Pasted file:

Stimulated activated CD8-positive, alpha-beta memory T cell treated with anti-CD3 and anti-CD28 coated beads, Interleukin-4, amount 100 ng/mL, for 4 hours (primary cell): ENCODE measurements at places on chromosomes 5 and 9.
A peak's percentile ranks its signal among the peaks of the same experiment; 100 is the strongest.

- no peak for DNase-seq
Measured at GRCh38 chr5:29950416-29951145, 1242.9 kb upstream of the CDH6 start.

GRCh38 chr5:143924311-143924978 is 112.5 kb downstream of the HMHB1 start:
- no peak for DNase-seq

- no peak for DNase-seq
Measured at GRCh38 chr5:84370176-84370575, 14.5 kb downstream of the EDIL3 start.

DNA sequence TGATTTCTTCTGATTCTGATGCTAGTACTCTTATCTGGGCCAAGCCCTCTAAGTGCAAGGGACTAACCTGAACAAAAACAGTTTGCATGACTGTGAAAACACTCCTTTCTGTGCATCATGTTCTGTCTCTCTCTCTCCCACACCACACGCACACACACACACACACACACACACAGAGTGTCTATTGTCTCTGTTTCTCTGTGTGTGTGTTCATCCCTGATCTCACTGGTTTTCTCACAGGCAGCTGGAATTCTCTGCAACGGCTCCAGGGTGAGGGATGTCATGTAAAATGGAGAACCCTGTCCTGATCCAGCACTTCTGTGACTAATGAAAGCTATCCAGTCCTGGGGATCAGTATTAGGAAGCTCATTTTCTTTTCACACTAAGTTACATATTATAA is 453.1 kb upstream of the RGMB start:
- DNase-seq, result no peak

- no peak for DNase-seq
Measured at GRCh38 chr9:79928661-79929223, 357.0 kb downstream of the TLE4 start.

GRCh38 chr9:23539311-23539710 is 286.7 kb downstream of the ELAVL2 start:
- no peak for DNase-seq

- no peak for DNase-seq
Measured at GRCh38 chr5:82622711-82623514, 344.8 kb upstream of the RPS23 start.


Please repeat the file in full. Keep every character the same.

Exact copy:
Stimulated activated CD8-positive, alpha-beta memory T cell treated with anti-CD3 and anti-CD28 coated beads, Interleukin-4, amount 100 ng/mL, for 4 hours (primary cell): ENCODE measurements at places on chromosomes 5 and 9.
A peak's percentile ranks its signal among the peaks of the same experiment; 100 is the strongest.

- no peak for DNase-seq
Measured at GRCh38 chr5:29950416-29951145, 1242.9 kb upstream of the CDH6 start.

GRCh38 chr5:143924311-143924978 is 112.5 kb downstream of the HMHB1 start:
- no peak for DNase-seq

- no peak for DNase-seq
Measured at GRCh38 chr5:84370176-84370575, 14.5 kb downstream of the EDIL3 start.

DNA sequence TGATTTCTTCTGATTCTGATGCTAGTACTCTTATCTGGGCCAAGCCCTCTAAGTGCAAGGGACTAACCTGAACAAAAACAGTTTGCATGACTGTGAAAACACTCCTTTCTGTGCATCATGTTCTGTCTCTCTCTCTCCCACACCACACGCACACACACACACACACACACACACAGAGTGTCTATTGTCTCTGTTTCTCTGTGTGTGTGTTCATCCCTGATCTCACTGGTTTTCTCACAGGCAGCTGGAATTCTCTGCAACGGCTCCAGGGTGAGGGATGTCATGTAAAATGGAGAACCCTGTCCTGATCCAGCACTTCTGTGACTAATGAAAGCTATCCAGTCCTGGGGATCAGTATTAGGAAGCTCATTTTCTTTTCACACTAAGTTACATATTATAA is 453.1 kb upstream of the RGMB start:
- DNase-seq, result no peak

- no peak for DNase-seq
Measured at GRCh38 chr9:79928661-79929223, 357.0 kb downstream of the TLE4 start.

GRCh38 chr9:23539311-23539710 is 286.7 kb downstream of the ELAVL2 start:
- no peak for DNase-seq

- no peak for DNase-seq
Measured at GRCh38 chr5:82622711-82623514, 344.8 kb upstream of the RPS23 start.